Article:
Back on the morning of 01 December1955 you could be confident of getting a seat at the front of the bus in Montgomery, Alabama, if you belonged to the privileged group. Things would not change for the complacent they never had. The past was always a good indicator of the future. The Referendum, the 2019 election – the complacent are never prepared for change. They are always confident. But complacency leads to sloth. Sloth leads to irrelevance and eventually unemployment, of some kind. Trump wants to send in the hard guys. Shut down the problem at its source. It has worked in the past. A wave of protests has happened before. A bigger wave? Just send in more hard guys.

However, a good leader can tell the difference between just another wave and the tide of change. They are two different phenomena, requiring different responses. A protest may be legitimate. A movement can be costly either to suppress or to the ones trying to suppress it. The tragedy in the States did not occur in isolation. So, for the government to treat the protesters as if they are all bad guys shows wilful ignorance or a criminal lack of imagination. Americans are loyal. But very many are in poverty with an estimated 30% unemployed. That is more than in the Great Depression. Those in work feel insecure. The Elite response? They have tightened access to food stamps and allocated $135bn to the wealthy. Are the protests just a wave, or a movement of the tide?

For us, how will society change? I do not know. None of us does. I could waste your time guessing. Mind you, if you have read this far, it could be argued that you have time to waste. The consequences of these times will play out over decades. But an indication of how well our authorities will handle things could be discerned from how they are doing now.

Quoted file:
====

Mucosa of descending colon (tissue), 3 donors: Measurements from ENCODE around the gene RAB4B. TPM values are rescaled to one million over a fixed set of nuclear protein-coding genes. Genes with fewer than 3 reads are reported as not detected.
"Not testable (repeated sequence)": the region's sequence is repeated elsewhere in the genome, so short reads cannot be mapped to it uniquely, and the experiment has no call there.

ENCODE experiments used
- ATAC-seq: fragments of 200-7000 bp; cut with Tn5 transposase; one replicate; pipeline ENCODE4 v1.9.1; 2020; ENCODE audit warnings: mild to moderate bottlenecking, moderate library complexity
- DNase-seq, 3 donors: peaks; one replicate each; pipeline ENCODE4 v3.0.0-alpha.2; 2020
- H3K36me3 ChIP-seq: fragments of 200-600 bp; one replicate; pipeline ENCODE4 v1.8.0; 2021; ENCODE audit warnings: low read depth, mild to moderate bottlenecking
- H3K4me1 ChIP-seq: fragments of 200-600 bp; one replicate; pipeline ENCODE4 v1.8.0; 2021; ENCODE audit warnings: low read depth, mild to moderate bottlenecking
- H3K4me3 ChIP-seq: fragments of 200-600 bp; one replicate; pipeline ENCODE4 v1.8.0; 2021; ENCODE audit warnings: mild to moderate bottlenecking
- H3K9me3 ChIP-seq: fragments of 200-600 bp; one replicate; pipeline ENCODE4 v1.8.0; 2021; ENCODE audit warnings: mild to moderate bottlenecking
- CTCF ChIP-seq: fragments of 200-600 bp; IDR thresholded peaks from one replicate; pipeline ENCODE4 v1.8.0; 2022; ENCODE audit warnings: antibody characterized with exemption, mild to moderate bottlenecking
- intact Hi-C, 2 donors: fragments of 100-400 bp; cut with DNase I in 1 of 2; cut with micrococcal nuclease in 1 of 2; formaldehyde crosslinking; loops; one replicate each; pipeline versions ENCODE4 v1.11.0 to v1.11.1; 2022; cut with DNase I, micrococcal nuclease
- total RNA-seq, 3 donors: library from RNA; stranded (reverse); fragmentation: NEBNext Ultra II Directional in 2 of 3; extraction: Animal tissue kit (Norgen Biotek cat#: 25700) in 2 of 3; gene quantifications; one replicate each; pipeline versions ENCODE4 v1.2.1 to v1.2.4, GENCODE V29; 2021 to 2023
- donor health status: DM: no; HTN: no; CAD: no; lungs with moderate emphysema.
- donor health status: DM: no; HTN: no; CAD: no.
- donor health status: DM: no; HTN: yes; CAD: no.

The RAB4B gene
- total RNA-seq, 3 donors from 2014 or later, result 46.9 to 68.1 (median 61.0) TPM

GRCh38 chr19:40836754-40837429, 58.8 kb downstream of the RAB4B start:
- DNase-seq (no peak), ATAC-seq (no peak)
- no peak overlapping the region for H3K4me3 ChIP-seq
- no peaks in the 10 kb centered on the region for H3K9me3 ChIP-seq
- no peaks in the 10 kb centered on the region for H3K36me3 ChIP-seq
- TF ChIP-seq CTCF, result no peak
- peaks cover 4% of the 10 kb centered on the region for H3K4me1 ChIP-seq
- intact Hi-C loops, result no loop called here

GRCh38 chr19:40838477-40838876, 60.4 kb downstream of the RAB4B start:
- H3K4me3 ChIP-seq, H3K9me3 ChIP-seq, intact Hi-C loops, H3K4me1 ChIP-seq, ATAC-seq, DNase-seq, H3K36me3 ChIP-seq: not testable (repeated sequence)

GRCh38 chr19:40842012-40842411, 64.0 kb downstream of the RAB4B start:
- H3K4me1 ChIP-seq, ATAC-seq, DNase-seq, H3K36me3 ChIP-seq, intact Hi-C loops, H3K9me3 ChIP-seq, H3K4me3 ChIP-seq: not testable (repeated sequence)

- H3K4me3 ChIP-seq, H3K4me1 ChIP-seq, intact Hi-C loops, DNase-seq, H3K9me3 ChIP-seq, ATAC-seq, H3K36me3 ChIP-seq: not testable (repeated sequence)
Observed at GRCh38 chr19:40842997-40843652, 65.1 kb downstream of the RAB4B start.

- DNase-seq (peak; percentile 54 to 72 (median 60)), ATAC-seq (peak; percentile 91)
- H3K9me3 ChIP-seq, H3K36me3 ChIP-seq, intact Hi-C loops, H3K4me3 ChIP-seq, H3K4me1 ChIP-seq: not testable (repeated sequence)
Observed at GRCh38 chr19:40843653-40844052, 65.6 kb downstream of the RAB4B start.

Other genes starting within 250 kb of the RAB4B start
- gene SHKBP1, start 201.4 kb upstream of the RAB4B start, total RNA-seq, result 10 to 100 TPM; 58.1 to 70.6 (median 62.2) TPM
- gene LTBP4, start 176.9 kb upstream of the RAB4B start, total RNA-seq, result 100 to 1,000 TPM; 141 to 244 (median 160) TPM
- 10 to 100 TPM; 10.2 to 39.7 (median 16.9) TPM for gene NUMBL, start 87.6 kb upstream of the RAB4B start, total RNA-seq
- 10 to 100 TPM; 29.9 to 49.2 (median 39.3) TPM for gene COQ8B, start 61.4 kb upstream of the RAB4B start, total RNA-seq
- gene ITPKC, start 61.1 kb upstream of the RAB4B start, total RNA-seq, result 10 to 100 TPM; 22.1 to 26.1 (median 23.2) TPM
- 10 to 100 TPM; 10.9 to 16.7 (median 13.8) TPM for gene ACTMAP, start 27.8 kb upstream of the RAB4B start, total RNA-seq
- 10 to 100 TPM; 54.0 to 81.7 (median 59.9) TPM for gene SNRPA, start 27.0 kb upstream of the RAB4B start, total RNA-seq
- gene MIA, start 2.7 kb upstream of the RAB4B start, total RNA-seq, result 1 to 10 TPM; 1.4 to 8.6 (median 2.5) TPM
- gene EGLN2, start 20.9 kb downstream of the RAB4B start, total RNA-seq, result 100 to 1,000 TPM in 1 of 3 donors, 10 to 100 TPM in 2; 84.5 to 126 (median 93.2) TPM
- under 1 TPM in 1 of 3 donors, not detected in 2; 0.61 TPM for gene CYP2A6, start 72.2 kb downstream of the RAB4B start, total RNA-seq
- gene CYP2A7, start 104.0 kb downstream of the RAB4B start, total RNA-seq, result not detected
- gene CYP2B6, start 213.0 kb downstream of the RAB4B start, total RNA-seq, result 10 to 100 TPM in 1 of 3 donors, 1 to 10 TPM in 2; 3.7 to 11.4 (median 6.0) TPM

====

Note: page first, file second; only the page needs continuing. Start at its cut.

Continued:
Let us look at a simple task, an easy problem to solve – theory examinations for the recreational Private Pilot’s Licence. Remember the waste of resources spent on the 2013 version of the exam questions? Do not bring a map to the Navigation exam you won’t need it. What is the time on the beach in Bangladesh? Article 99 of the Chicago Convention – what colour crayon was used to write it? Thank goodness for the 2014 version that chopped out the most embarrassing gaffs. The people who organised that farce did not change anything for the better. The truth is that instructors and examiners covered the backs of the CAA last time. If I wanted to write a fictional novel about an examiner who taught pilots what was needed and ignored the Chicago Convention, I would be able to find some material. Are they any better today? We will find out. The PPL examinations are due to go online. An opportunity for a new start. No EASA to hold them back. So, the questions might be fair, relevant to the licence and cover the essential areas. Or they might not. Any irrelevant commercial exam questions will have to be answered, and the marks added up. If we have a change in results, but no change in the accident rate, then someone has proved their irrelevance. Though delayed by COVID-19, the question bank and algorithms are in place. So, we are just waiting to see the quality of examinations and thus of our leaders. Or we could blame those CAA workers at the bottom.